What, exactly, have we inherited? Well – spoiler alert – not money. It is an intangible inheritance, of "grace upon grace" (John 1:16). Moreover, it has destined us – from before the beginning of time, no less – to be holy and blameless (Ephesians 1:4). What a peculiar pairing of words to describe the human condition! Recipients of grace upon grace; we are holy and blameless. Somehow, it seems, this inheritance has gone missing.  Or has it?


    Thinking broadly, we humans, along with all creatures, find ourselves inheriting a universe which has formed over five billion years and is still evolving. We share many patterns in common with all mammals. Driven by instincts deep within us, most of our daily activity occurs without thought. Even our thinking is often occurring in response to, or in support of, our instincts. Inborn tendencies, developed over millions of years of mammalian evolutionary history, are present in families and other groups, including work environments, congregations, and anywhere else where humans have organized to cooperate. Families, for example, quite naturally operate to protect their young, without ever naming an intention to do so. Watching groups of tourists here in our nation's capital, I often see this as family groups board the subway system. Someone in the family is checking to make sure they are all on board. Someone is watching to see that the most vulnerable have a seat, or are held, or whatever is needed. Someone is already alert and watching for the stop where they will need to get off the train. All of this is happening with very little conscious thought – the cooperation of the group is assumed by all.


    There are two ways where the cooperation of the group can get us into trouble. One is the reduced ability to be a self; in the tourist example, for instance, if one person wants to see a different museum. The other is the inability to cooperate as a species. When many groups of people all want the same end – for example, all getting off at the same subway stop – difficulties develop. On a crowded train, people get uneasy. Tempers flare. Suddenly, children are getting yelled at, hustled into place as the all-important stop is coming. Some families – those with more experience, maybe, on how the system operate – are different. Understanding the relatively small inconvenience of going an extra stop and turning around, they have more room in their minds to be gracious. Other families, perhaps inexperienced with the subway but generally aware of the dangers of a crowded train of anxious folks, can also hold back from rushing to the door. They use emotional reasoning to manage the problem.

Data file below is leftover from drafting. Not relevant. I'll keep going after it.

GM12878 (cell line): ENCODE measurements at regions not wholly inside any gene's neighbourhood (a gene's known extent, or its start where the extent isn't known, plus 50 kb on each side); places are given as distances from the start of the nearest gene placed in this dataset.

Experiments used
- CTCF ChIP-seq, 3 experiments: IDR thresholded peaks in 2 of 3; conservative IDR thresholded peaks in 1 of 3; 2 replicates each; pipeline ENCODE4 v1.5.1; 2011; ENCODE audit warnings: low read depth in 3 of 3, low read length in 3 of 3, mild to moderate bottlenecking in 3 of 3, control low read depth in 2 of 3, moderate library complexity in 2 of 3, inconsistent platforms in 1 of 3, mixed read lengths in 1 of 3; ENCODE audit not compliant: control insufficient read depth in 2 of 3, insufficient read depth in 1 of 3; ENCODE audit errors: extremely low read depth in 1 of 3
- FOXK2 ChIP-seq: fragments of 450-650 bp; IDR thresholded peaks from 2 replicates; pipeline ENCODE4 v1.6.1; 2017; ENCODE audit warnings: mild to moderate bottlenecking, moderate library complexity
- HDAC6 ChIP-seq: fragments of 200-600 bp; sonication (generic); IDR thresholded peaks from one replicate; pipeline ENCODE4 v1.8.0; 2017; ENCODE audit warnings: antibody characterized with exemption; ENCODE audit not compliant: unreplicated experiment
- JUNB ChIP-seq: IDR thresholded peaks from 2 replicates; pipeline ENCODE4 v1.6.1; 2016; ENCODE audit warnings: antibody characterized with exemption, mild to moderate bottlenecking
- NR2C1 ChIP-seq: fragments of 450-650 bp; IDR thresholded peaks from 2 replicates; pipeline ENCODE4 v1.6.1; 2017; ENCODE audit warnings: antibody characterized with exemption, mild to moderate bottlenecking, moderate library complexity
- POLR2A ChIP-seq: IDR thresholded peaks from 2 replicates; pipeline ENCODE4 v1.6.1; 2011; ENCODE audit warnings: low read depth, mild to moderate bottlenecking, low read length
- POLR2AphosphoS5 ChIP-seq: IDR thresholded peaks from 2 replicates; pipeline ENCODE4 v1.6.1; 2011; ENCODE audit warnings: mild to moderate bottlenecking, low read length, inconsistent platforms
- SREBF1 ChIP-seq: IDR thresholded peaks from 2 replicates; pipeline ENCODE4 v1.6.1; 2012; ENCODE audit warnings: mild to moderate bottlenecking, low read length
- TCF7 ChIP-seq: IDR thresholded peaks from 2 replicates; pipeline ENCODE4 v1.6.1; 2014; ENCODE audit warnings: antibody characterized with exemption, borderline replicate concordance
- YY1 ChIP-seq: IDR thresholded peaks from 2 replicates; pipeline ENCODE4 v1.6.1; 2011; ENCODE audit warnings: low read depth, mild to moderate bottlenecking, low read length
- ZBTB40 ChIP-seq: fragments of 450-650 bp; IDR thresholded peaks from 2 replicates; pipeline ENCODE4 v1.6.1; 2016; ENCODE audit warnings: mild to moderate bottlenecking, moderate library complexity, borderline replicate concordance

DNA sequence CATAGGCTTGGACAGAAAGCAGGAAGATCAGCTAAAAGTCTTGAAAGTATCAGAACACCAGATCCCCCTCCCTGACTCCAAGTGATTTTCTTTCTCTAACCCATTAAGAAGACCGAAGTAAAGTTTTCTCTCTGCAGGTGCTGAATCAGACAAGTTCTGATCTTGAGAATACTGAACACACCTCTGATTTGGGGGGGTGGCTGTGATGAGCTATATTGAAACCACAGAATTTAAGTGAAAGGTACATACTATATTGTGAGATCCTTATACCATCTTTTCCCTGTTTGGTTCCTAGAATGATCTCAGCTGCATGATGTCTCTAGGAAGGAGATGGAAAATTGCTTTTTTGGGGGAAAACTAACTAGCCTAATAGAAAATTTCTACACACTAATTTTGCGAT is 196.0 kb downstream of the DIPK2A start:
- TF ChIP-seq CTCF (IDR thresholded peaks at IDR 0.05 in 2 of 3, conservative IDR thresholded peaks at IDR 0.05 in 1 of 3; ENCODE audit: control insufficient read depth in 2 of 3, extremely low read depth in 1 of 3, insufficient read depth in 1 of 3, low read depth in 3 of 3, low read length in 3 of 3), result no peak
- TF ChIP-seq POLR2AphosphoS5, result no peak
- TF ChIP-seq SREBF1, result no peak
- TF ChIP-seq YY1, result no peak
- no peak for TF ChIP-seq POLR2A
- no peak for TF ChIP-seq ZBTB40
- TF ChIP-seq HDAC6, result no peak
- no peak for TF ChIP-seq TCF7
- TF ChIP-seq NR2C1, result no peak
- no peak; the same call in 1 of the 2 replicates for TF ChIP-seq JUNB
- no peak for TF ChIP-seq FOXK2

The ability to use emotional reason involves neither denying nor intellectualizing our emotions, but rather on attending to what is motivating them. Thoughtful reflection occurs on two levels: the context of the moment (I'm getting anxious on this crowded train but it is a feeling that will pass) and the context of what is makes sense (We can't all get off, but it will be better for our group to stay together on the train for now). The daily opportunity to develop the capacity for emotional reason has been given to us humans, in grace upon grace. Seeing the opportunity as our grace-filled blessing rather than our curse is essential; along the way, we are already holy and blameless.


For reflection:

Morning: Where will I have a chance to practice emotional reason today?

Evening: When was I able to reflect on my instinctive emotions? When was I able to see more options?